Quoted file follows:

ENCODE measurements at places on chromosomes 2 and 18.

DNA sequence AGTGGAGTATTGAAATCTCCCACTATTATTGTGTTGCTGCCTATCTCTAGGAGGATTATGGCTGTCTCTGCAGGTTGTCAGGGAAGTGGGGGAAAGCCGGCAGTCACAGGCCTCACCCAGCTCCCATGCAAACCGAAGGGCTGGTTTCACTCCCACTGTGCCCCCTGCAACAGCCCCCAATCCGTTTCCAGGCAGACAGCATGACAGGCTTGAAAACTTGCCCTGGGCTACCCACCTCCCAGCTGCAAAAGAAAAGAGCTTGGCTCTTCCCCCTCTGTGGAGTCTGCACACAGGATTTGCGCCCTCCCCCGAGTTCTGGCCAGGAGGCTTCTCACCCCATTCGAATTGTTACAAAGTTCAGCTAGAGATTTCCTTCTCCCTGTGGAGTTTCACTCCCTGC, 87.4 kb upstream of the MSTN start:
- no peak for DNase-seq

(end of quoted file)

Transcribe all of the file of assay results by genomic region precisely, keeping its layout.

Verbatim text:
ENCODE measurements at places on chromosomes 2 and 18.

DNA sequence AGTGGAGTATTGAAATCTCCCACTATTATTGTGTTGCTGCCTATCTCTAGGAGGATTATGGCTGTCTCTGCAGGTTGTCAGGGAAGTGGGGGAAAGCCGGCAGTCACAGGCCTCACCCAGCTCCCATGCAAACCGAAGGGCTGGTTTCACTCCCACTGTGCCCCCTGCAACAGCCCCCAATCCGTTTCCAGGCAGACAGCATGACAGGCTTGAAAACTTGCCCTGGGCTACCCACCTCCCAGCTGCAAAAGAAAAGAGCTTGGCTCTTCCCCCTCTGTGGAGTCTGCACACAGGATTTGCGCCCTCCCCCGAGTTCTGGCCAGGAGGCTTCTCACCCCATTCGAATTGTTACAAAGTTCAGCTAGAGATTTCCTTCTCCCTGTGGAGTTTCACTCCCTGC, 87.4 kb upstream of the MSTN start:
- no peak for DNase-seq